Hartman Global Intellectual Property: Protecting the Images and Icons that Drive Branding in the Modern World

Hartman Global Intellectual Property: Protecting the Images and Icons that Drive Branding in the Modern World

In the ever-changing world of how companies market and brand themselves, protecting your identity, your logo and what makes you or your company unique is incredibly important. More and more our eyes are being drawn to logos, icons and graphics from companies that consumers have come to recognize and trust.

Having those images protected by trademark and registration means that consumers know what they’re getting and who they’re getting it from, without any chance of brand confusion.

“Now, studies show that in less than half a second we are recognizing, deciding and acting upon what we’re seeing whether it’s a brand name or a logo,” said Hartman Global Intellectual Property Law’s, Domenica Hartman.

“There is an instant on or off, a sort of thumbs up or thumbs down, reaction when we see those brands, logos, or icons, which have become even more prominent now when we’re talking about identifying companies and their products,” Hartman said. “It’s absolutely essential that a business owner or individual, before they go forward with any trademark, must make sure that it is not in use by anyone else for similar good and services.”

For entrepreneurs, searching to make sure that their ‘mark’, brand name, or logo isn’t being used to sell something similar, particularly in a nearby geographic area.

“Now that everything is online entrepreneurs can achieve about 90% certainty when initially choosing a mark by googling the trademark and going to the Patent and Trademark Office website, www.uspto.gov, and doing a trademark search there,” said Hartman. “However, before their final choice of trademark, they ought to have a full trademark clearance search performed.”

Hartman spoke about the recent rise in branding images over text Images, such as logos and icons. “Branding by image has just absolutely skyrocketed,” she said.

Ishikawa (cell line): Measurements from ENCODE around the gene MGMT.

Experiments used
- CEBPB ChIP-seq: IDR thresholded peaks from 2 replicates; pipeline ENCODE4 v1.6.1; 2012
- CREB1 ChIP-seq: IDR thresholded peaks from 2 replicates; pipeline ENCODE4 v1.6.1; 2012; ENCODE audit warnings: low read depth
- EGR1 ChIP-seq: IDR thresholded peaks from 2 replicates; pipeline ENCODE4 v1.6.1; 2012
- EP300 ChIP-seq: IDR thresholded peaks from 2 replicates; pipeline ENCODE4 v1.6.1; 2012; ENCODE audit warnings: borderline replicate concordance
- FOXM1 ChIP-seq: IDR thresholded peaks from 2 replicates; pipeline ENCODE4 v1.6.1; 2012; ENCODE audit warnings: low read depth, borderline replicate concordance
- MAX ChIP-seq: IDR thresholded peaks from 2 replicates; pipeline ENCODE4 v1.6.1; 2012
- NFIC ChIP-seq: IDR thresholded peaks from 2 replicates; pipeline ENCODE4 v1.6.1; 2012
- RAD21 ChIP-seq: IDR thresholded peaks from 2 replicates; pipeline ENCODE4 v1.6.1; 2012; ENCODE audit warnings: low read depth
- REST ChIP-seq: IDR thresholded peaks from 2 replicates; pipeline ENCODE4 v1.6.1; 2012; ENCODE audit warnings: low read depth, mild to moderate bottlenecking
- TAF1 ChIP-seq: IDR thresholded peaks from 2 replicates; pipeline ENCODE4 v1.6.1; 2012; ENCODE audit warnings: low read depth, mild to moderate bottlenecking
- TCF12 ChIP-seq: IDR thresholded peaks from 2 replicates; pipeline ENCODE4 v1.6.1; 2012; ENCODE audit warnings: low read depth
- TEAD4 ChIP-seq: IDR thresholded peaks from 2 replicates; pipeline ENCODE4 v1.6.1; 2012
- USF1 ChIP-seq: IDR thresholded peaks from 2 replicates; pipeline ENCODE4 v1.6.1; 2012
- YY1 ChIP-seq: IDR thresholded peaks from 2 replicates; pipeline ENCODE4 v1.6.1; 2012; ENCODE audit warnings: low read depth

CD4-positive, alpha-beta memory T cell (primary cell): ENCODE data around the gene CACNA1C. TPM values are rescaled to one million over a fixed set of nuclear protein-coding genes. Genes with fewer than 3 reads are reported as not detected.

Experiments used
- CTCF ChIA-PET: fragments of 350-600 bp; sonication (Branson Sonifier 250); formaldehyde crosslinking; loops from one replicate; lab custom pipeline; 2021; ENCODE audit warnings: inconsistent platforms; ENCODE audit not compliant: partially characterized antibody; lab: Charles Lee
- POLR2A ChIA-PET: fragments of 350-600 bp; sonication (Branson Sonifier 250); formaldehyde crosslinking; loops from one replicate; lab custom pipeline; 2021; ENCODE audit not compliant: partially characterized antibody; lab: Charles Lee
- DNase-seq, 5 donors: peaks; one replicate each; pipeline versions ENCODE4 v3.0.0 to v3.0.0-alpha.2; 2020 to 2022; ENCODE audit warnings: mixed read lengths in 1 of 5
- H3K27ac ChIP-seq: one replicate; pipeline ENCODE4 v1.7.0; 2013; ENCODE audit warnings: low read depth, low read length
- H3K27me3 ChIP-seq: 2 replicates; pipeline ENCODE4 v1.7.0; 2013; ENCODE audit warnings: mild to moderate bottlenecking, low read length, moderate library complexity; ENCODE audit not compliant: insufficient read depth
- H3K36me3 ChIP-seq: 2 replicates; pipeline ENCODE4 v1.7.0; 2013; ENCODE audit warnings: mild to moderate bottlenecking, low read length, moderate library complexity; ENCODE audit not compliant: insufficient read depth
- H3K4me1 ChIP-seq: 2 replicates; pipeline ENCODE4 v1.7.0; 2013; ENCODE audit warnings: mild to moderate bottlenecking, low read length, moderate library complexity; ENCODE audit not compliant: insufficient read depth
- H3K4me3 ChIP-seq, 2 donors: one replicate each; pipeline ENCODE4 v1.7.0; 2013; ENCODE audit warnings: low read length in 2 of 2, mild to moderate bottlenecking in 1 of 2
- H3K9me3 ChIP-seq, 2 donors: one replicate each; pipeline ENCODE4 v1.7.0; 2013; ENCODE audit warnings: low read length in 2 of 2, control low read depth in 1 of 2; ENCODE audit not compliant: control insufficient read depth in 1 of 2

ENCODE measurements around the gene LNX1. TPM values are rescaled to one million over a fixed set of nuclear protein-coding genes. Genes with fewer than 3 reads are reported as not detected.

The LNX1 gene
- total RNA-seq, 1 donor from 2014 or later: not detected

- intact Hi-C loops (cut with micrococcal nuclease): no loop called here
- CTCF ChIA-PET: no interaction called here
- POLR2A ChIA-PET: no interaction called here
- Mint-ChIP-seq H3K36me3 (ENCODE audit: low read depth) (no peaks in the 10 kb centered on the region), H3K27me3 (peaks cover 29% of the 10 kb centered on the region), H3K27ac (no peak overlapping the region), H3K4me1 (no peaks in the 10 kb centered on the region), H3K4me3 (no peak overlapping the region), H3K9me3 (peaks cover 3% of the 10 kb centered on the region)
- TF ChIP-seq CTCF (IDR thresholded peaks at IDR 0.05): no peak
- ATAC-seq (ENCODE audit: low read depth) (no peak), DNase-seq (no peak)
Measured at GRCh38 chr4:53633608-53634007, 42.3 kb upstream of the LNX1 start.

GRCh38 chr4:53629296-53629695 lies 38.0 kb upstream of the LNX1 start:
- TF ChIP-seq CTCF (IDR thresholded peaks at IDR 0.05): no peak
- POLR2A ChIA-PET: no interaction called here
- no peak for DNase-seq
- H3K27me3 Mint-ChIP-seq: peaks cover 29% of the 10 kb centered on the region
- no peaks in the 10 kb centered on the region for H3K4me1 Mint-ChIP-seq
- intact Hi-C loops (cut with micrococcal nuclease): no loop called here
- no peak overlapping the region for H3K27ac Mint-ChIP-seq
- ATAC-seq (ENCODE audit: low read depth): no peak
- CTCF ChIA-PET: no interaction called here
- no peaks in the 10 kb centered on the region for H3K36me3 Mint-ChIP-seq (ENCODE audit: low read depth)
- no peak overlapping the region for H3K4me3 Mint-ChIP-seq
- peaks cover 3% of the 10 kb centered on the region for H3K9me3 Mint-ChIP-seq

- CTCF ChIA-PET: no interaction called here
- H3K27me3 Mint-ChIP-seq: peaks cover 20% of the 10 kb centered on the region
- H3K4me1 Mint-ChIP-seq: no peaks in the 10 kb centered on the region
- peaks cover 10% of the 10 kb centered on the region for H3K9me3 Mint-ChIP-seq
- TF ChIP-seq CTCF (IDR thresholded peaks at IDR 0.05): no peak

However, images aren’t always the easiest things for an entrepreneur to search, though, and therefore Hartman does not recommend entrepreneurs move forward with images without a full search. “It’s not that simple if it’s a design, an image or a logo. To search a ‘swoosh’ or a mermaid isn’t that easy.”

“Studies have shown that our brains are being formulated to recognize images rather than words, and to act upon those images rather quickly. You can’t stress enough how branding, just in the last 10 years, has become branding by image. It’s really become so significant due to the use of icons on our phones and icons on every screen that we’re swiping.”

Hartman has seen an increase in the amount of companies wanting their image-based branding to be trademarked and protected.

“Characteristics of a good trademark are a mark that is ‘not merely descriptive,’” Hartman said. “Again you’re not going to get protection for something like ‘Hot Coffee’. You want it to be distinctive and something almost fanciful. Uber, for example, is very memorable and distinctive. The stylized ‘U’ is a distinctive design and it’s probably on half of the world’s phones.”

“You go from Doris Day singing about Chevy’s in the 1960’s and those taglines which used to be so prominent. They’ve lost out a bit, when you look at the numbers, to these images and icons. Really, I see it in my practice, of course, but we see it in life. Twenty years ago who would’ve ever thought a mermaid would’ve been used to sell coffee and nowhere on there does it say the word, ‘Starbucks.’ I thought when I saw that, ‘Wow! We are becoming so image driven.’”

Younger generations are even more image-driven as opposed to a collection of words or simply a brand name. Hartman advises companies to obviously protect their brand and all of the wording associated with a company but to also see how important it is to protect the images, icons and designs that have become such an integral part of brand identity.